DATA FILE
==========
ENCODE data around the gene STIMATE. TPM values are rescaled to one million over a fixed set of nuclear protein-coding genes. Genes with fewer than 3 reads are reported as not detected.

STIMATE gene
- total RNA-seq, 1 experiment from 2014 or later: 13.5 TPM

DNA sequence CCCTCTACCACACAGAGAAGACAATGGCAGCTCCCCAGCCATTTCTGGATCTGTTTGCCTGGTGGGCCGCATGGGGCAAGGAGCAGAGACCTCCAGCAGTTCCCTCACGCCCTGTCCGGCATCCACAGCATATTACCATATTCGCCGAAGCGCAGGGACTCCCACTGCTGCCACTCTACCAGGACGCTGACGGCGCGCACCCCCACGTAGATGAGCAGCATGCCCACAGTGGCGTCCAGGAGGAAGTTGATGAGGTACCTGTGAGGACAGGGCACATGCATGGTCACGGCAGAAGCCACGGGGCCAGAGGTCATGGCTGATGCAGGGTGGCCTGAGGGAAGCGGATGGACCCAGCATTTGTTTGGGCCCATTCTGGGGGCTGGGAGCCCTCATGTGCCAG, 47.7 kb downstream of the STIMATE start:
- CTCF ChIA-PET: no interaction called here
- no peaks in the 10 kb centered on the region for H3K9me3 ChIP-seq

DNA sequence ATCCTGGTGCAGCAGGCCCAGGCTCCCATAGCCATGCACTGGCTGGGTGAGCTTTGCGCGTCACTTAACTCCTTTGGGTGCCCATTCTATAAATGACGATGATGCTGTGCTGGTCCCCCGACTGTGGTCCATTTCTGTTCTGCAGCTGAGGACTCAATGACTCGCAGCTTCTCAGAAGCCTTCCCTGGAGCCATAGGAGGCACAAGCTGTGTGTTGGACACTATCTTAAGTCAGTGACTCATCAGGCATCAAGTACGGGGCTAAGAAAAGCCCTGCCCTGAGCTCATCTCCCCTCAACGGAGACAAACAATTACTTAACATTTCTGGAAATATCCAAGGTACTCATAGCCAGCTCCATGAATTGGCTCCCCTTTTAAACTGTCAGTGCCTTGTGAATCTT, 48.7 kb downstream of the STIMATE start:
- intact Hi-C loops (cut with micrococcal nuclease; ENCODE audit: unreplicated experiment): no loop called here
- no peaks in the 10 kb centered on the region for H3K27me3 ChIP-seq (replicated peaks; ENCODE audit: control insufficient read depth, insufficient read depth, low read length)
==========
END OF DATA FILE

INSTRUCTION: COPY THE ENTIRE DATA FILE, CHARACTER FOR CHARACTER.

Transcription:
ENCODE data around the gene STIMATE. TPM values are rescaled to one million over a fixed set of nuclear protein-coding genes. Genes with fewer than 3 reads are reported as not detected.

STIMATE gene
- total RNA-seq, 1 experiment from 2014 or later: 13.5 TPM

DNA sequence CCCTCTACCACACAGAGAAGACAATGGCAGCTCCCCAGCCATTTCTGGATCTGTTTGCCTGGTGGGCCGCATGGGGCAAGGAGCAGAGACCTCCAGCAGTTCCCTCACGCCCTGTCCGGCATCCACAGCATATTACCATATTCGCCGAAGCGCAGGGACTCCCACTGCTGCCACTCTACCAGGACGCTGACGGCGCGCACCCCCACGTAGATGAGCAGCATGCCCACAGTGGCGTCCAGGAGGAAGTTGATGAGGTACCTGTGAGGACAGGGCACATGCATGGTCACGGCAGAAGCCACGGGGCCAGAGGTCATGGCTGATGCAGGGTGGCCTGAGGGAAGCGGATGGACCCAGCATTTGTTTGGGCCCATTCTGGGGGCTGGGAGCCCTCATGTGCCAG, 47.7 kb downstream of the STIMATE start:
- CTCF ChIA-PET: no interaction called here
- no peaks in the 10 kb centered on the region for H3K9me3 ChIP-seq

DNA sequence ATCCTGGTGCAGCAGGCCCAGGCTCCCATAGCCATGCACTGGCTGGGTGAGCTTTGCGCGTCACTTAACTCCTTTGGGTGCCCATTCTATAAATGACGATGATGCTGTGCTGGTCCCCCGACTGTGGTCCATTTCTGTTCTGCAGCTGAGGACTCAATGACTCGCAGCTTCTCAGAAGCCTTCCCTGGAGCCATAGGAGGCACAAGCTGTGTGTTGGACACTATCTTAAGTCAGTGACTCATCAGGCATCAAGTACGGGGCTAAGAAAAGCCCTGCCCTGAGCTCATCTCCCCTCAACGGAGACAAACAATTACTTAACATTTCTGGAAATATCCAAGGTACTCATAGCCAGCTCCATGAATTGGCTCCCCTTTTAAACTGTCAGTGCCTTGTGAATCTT, 48.7 kb downstream of the STIMATE start:
- intact Hi-C loops (cut with micrococcal nuclease; ENCODE audit: unreplicated experiment): no loop called here
- no peaks in the 10 kb centered on the region for H3K27me3 ChIP-seq (replicated peaks; ENCODE audit: control insufficient read depth, insufficient read depth, low read length)